Cell death by autophagy: emerging molecular mechanisms and implications for cancer therapy.

Fulda S, Kögel D
Oncogene 2015; 34402015Oct1: 5105-13


Autophagy is a tightly-regulated catabolic process of cellular self-digestion by which cellular components are targeted to lysosomes for their degradation. Key functions of autophagy are to provide energy and metabolic precursors under conditions of starvation and to alleviate stress by removal of damaged proteins and organelles, which are deleterious for cell survival. Therefore, autophagy appears to serve as a pro-survival stress response in most settings. However, the role of autophagy in modulating cell death is highly dependent on the cellular context and its extent. There is an increasing evidence for cell death by autophagy, in particular in developmental cell death in lower organisms and in autophagic cancer cell death induced by novel cancer drugs. The death-promoting and -executing mechanisms involved in the different paradigms of autophagic cell death (ACD) are very diverse and complex, but a draft scenario of the key molecular targets involved in ACD is beginning to emerge. This review provides an up-to-date and comprehensive report on the molecular mechanisms of drug-induced autophagy-dependent cell death and highlights recent key findings in this exciting field of research.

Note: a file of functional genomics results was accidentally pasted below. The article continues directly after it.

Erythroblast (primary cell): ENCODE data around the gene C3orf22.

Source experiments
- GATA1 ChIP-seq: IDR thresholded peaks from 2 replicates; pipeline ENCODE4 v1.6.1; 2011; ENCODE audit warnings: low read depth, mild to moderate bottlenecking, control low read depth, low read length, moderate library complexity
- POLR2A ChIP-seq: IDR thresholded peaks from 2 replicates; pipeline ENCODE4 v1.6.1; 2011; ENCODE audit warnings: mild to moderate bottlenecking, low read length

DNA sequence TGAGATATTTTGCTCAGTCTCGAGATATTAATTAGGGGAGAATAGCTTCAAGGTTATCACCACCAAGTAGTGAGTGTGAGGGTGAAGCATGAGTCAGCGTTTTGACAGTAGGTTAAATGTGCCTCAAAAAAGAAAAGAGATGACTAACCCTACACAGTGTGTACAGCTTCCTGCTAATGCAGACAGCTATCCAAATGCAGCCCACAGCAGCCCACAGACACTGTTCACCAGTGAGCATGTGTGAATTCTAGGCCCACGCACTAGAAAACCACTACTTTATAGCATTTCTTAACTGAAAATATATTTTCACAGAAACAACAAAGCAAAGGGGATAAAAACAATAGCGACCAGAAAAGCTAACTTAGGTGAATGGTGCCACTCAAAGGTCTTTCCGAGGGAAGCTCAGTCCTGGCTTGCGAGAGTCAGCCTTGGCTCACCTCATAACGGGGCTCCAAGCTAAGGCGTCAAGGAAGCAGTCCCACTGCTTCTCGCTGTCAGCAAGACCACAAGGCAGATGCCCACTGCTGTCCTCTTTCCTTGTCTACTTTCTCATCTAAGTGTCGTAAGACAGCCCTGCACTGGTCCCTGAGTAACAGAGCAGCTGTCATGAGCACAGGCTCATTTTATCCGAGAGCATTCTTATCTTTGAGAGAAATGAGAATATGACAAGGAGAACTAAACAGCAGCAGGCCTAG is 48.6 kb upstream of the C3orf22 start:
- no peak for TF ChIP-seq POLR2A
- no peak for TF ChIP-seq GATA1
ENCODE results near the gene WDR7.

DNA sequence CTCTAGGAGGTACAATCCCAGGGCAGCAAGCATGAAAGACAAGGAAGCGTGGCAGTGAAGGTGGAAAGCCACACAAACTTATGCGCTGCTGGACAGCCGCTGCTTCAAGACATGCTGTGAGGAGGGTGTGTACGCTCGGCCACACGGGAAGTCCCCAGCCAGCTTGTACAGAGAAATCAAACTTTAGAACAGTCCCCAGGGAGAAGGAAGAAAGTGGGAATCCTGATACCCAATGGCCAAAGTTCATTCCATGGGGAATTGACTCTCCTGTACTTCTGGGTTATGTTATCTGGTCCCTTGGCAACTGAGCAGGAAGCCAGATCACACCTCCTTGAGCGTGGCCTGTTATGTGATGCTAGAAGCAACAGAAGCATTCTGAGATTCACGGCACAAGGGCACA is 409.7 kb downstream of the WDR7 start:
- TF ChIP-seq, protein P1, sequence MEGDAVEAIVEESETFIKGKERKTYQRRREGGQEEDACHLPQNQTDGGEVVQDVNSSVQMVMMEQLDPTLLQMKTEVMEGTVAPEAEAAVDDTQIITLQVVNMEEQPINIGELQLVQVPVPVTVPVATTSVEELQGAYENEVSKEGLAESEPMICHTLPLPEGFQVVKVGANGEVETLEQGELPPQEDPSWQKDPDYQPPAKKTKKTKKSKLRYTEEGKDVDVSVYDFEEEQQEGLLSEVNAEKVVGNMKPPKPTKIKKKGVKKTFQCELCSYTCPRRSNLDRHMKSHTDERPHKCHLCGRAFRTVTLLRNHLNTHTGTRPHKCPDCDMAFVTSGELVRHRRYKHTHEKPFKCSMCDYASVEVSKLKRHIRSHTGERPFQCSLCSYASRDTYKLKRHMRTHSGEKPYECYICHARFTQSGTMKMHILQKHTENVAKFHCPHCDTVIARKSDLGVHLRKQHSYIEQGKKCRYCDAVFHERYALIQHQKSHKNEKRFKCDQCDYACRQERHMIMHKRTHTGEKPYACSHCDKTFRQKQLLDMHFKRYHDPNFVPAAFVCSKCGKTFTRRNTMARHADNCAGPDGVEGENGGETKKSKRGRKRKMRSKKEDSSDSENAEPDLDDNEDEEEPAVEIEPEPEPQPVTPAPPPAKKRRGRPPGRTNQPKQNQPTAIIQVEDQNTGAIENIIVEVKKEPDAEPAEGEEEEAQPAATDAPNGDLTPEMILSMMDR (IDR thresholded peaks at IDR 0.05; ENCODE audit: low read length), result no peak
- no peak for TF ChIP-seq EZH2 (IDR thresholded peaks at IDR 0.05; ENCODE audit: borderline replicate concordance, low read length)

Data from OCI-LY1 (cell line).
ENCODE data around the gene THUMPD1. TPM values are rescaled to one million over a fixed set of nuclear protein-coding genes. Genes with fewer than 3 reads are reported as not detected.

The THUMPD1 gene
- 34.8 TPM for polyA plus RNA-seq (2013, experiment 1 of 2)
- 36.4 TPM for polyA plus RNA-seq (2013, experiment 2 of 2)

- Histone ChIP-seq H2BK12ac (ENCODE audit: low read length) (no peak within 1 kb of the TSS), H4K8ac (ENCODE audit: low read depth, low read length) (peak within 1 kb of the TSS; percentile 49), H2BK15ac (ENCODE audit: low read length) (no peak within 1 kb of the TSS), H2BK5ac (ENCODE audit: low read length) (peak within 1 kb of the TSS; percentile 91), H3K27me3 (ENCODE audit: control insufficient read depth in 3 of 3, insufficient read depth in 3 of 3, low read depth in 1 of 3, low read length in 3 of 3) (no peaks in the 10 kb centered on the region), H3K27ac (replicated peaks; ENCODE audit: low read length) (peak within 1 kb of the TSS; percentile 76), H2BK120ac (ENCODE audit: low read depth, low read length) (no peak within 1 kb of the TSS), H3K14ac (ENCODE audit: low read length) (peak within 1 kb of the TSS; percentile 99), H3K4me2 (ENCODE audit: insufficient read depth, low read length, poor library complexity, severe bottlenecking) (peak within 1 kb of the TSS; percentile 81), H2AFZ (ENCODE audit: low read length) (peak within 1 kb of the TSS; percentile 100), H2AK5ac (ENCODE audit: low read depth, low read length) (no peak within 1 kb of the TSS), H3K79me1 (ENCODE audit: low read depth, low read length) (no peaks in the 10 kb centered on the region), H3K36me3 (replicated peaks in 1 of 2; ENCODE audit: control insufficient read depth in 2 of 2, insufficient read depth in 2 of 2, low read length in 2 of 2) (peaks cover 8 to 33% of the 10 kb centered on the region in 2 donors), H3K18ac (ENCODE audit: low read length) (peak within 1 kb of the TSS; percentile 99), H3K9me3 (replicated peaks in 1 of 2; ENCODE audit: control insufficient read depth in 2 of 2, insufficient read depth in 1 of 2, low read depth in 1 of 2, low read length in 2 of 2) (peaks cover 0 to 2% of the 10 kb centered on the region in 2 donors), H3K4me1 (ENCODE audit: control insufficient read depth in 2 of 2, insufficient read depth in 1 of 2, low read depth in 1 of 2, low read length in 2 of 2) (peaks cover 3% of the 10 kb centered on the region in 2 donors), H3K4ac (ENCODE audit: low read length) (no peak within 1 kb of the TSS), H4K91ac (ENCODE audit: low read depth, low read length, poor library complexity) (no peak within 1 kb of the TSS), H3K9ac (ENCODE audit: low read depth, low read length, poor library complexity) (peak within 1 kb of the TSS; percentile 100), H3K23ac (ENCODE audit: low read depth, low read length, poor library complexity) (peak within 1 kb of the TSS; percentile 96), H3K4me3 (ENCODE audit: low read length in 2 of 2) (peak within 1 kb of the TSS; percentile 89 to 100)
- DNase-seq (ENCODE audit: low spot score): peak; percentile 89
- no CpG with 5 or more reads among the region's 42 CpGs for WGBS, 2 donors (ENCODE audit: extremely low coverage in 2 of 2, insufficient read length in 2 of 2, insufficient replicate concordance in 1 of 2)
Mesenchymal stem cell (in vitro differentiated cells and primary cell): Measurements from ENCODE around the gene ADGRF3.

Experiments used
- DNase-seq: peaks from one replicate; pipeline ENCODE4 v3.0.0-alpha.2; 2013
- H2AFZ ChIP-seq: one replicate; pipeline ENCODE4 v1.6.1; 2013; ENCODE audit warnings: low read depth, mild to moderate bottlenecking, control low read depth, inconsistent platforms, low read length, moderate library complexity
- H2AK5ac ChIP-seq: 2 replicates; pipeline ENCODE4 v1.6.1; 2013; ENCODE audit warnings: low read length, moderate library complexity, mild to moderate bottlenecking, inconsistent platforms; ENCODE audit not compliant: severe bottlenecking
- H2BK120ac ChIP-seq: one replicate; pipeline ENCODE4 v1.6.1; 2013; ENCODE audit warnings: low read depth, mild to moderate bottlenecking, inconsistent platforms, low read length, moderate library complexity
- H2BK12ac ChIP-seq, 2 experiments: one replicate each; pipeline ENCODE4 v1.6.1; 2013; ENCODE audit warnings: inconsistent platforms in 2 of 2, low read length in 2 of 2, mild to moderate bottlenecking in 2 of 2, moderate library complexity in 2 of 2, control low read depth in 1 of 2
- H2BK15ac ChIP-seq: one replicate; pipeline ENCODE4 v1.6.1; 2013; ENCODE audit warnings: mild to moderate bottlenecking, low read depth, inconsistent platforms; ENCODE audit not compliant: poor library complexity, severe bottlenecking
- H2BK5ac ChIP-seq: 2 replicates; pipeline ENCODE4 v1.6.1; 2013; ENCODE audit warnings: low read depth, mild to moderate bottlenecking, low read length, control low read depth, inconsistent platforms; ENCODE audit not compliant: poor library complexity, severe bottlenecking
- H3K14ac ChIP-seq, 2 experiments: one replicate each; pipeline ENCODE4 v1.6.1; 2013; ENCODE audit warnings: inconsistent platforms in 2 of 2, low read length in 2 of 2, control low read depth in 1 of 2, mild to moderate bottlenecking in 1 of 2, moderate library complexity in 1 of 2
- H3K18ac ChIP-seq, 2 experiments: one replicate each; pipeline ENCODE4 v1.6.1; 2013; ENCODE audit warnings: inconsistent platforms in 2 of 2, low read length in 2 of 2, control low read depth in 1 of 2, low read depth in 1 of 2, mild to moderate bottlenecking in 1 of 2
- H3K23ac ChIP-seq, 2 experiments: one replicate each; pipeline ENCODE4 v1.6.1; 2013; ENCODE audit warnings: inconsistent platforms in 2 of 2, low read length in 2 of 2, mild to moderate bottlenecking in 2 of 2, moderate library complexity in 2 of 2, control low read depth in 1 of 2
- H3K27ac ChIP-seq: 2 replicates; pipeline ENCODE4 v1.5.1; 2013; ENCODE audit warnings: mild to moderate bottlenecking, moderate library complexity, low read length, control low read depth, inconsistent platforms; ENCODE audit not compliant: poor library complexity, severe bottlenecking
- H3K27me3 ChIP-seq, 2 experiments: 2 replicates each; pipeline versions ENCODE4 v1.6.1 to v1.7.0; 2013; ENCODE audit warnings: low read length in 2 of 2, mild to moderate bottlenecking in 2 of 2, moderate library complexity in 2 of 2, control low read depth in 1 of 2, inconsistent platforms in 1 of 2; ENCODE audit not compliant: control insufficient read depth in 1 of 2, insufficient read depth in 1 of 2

Affiliation: Institute for Experimental Cancer Research in Pediatrics, Goethe-University, Frankfurt, Germany.

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